I am delighted to share another beautiful submission to the Monk in the World guest post series from the community. Read on for CJ Shelton’s reflection “Stitches in Time.”
As a working artist and monk-in-the-world, solitude and quiet are essential and over the past year, multiple pandemic lockdowns have provided plenty of both. Such an unexpected gift of time has allowed me to wrap myself in a self-made cocoon of reflection, to paint more and embark on art projects that might not otherwise have had room to grow.
Along with tending my creative “seeds”, another activity that has provided considerable presence during the pandemic’s downtime is the rather old-fashioned craft of counted cross-stitch. Its rhythmic process of pulling threads in and out, and over and under, is something I have found very meditative and comforting.
Like any project, cross-stitch follows a process: multiple threads need to be sorted, separated and aligned with their corresponding symbols, then correctly stitched into their proper places according to a pre-determined pattern. Each individual thread eventually weaves its part in a greater overall picture, one that is not immediately visible, but rather slowly revealed, stitch by stitch.
Along the way tangles need to be straightened out, mistakes un-picked and redone, and sometimes one simply gets disoriented by counting and recounting all those tiny little squares. Progress can seem very slow until at some point, when the fabric is spread out, you finally see just how much has been accomplished and recognize how each tangle represents a challenge worked through and each mistake something learned. The finished piece becomes all the richer for these lessons in patience and persistence.
During the pandemic I have completed numerous small cross-stitches but one large piece is still ongoing. When my mother passed away eleven years ago, among her craft things I discovered a kit she had started but never completed. The image is of a mother wolf and three pups which I suspect she chose because it reminded her of herself and her own three children.
Whether it was intuition or the gift of extended evenings, as the pandemic began, I decided it was time I finally completed it for her. To pick the project up where my mother left off felt like a sacred act, so I found myself asking for her blessing and her guidance, because oddly, there was no photo of what the finished piece should look like.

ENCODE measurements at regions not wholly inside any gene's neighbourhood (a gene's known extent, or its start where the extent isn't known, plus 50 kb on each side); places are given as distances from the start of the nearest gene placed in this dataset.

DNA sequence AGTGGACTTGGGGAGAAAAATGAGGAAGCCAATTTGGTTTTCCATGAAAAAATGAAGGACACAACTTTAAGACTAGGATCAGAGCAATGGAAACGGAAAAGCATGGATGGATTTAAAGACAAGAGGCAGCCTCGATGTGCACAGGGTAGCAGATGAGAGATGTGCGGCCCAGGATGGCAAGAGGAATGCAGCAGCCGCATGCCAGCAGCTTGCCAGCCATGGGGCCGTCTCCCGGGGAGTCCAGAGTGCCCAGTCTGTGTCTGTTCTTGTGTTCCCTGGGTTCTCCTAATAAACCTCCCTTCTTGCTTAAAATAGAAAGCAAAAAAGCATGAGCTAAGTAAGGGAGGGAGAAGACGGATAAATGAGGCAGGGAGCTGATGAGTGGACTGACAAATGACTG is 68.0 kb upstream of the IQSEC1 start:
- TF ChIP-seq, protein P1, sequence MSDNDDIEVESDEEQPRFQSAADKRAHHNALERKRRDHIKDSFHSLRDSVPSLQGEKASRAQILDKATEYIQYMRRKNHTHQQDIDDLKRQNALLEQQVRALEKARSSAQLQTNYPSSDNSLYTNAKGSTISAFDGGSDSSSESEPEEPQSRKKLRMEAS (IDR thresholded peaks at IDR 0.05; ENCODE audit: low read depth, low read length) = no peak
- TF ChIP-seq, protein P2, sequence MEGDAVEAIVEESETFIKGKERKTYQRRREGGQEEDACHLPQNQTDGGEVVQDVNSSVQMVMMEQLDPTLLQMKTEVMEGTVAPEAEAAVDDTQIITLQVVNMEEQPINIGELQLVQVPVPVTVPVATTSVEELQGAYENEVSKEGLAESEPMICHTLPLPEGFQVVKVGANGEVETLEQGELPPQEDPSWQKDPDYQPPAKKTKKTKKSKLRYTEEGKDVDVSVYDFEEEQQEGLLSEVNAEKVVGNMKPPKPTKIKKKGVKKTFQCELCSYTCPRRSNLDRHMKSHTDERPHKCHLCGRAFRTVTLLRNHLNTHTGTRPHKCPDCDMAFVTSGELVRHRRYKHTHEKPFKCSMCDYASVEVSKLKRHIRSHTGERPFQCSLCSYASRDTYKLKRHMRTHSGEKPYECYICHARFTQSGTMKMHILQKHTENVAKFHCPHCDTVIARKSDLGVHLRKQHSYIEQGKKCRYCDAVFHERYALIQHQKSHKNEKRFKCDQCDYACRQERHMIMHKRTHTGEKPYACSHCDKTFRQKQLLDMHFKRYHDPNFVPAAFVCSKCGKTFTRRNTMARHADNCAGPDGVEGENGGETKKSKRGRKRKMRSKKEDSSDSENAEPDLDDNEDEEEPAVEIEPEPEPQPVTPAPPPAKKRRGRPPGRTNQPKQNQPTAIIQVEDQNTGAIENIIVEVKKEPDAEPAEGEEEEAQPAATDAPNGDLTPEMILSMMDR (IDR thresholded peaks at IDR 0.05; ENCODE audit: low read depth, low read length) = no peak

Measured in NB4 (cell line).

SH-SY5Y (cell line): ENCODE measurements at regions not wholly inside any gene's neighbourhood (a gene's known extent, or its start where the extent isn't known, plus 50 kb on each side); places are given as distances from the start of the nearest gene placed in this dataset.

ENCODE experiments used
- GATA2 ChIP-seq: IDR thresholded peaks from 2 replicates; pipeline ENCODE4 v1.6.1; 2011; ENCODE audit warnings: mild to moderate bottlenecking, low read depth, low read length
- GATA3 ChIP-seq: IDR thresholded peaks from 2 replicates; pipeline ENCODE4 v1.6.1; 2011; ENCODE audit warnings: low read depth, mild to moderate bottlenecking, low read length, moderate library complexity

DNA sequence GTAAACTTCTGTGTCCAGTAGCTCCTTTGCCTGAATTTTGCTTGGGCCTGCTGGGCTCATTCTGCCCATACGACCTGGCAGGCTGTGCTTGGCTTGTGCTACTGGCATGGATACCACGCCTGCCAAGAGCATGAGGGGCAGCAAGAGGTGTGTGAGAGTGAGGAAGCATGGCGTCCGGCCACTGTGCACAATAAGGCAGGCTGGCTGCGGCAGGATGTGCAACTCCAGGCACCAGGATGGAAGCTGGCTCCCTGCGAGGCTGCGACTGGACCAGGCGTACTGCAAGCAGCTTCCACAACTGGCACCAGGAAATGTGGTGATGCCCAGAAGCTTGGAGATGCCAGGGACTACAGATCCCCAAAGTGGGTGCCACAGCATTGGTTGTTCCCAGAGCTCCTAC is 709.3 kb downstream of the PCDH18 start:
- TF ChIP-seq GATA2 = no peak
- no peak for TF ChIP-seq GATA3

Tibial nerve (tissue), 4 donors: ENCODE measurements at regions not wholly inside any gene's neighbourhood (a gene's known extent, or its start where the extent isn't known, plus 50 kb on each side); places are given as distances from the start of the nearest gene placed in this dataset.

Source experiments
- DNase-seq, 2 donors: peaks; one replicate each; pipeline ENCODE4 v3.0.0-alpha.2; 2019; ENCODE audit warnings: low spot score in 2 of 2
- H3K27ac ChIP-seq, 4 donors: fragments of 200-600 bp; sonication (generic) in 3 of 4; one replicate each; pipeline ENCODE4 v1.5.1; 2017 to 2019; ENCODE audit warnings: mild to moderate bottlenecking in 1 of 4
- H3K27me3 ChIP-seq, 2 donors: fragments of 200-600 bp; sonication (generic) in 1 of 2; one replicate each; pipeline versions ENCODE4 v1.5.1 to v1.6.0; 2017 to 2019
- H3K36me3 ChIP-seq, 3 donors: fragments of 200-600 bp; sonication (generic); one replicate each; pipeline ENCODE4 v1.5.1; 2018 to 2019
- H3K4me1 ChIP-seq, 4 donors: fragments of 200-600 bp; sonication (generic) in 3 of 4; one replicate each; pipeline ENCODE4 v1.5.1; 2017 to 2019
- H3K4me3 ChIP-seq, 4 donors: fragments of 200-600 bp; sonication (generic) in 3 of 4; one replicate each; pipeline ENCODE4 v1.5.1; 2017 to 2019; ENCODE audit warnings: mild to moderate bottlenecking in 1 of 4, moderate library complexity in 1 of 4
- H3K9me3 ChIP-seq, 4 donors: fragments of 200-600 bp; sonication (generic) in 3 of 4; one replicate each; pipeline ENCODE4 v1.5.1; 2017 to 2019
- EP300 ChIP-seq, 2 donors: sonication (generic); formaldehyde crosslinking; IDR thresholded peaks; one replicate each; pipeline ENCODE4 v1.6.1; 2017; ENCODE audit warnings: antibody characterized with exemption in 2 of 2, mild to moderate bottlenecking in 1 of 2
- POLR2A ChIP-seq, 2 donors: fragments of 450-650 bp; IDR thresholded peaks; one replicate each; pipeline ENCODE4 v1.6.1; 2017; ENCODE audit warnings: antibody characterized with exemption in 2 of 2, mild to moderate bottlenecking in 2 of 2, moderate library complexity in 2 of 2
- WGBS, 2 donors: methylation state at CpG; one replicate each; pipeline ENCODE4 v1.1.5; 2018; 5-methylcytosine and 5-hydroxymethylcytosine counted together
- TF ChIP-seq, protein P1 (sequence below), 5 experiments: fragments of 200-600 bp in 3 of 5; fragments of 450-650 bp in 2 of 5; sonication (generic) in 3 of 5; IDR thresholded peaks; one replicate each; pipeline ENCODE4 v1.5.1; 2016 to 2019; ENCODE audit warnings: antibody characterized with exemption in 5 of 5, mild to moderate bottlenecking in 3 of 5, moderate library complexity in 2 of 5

The piece is quite large and challenging so needless to say it requires patience. And I am still working on it – both the piece and the patience.
When the going gets tough, I put it aside and tackle something smaller. Or sometimes a pause is necessary to solve a problem, such as when I realized I was running out of embroidery floss. Perhaps my mother had mistakenly used three strands of thread instead of two, since along with no photo, there were no instructions either. Regardless, several trips to the craft store – lessons in patience themselves – have been required to find matching colours.
Over time I have also noticed how different my stitching is from my mother’s. On the front of the piece, this is barely noticeable; my work seamlessly merges with hers. The reverse, however, is a different story. The stitching done by my highly organized mother is distinctly unique from my own and, surprisingly, a lot “messier”. Which makes me think how much cross-stitch is like our lives.
The front represents what we show to the world, the side of us that bravely goes about our day-to-day, appearing for all intents and purposes “well put together”. The backside reflects our inner world, with all its uncertainties, its loose ends and second-guessing. It is bound to look a bit messy. Because life is messy. Our thoughts are messy. Self-doubts, anxieties, frailties, and other human foibles are always present, although sometimes not always apparent to others.
Times of challenge, especially, require that we put on a brave front. My mother survived World War II in London, England during the Blitz, so as I have stitched, I have felt her gently reminding me of what she lived through and of the resilience of the human spirit. Her experience helps put our pandemic challenges in perspective and in the wolf cross-stitch she has left a map of how to navigate such long and perilous periods in time.
We have many such maps available to us, made by both the living and those now in Spirit, but it is up to us to figure out how to complete the section of the journey assigned to us. Completions and new beginnings are rarely abrupt. Any transformative passage is usually preceded by a period of “stitching” and while the destination may be unclear at times, it is in our nature to eventually find our way.
So, I continue to patiently persevere through the wolf cross-stitch as well as other creative endeavours, because whether it is a global health threat, a seed beneath the ground, a painting or a cross-stitch, everything has its rhythm and its season.
Like those who have gone before, we too will eventually look back on the pandemic and our current challenges and see them as stitches in time, threads woven into the fabric of a much bigger picture. However big, or small, or messy, those stitches won’t be nearly as important as the maps and messages we too will leave behind, hidden within the threads of our lives, to one day be picked up and woven by others into theirs.
CJ Shelton is an Artist and Educator who inspires and guides others on their creative and spiritual journeys. Through her art, teaching and shamanic practices, CJ helps reveal the meaning, magic and mystery of the Great Wheel of Life. To learn more about CJ and view her work visit DancingMoonDesigns.ca.